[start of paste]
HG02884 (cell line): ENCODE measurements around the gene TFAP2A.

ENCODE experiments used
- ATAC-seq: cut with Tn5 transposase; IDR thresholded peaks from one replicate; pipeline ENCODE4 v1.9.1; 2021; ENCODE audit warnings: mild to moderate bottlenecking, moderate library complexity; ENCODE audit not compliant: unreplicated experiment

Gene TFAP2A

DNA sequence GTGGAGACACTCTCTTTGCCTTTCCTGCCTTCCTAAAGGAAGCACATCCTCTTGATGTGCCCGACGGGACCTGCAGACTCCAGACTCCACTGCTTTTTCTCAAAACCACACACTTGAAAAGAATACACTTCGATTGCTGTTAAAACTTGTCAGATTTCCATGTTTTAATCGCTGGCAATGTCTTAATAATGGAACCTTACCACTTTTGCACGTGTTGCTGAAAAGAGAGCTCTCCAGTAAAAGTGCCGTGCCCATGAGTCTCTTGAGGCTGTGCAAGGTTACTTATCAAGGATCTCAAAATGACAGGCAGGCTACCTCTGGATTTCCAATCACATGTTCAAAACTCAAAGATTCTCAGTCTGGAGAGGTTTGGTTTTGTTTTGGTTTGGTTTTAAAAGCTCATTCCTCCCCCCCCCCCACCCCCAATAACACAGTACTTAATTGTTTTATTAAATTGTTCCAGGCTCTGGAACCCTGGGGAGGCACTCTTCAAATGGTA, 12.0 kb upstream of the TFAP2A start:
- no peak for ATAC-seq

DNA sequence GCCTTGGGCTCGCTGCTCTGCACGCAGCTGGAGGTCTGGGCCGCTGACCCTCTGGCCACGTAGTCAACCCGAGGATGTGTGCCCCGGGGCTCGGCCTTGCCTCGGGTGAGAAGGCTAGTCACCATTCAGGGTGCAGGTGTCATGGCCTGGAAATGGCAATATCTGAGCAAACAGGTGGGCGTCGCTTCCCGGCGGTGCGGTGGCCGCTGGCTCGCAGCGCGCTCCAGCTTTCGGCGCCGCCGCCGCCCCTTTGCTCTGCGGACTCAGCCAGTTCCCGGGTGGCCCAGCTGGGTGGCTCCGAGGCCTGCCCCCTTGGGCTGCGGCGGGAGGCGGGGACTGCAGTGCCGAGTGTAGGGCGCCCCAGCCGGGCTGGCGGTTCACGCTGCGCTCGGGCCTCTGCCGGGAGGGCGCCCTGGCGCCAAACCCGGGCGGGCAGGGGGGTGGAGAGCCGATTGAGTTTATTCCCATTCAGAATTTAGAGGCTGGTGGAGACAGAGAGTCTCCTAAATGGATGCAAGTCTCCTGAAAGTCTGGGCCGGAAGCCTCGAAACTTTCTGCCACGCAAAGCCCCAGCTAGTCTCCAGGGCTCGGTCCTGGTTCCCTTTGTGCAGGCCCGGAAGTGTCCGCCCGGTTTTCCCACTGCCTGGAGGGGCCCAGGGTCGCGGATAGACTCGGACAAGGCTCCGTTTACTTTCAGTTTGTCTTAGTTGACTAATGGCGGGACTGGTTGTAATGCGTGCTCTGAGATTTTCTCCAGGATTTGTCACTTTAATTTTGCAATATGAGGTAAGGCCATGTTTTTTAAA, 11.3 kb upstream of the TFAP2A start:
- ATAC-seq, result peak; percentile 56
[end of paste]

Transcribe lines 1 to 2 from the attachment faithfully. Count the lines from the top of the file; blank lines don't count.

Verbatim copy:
HG02884 (cell line): ENCODE measurements around the gene TFAP2A.

ENCODE experiments used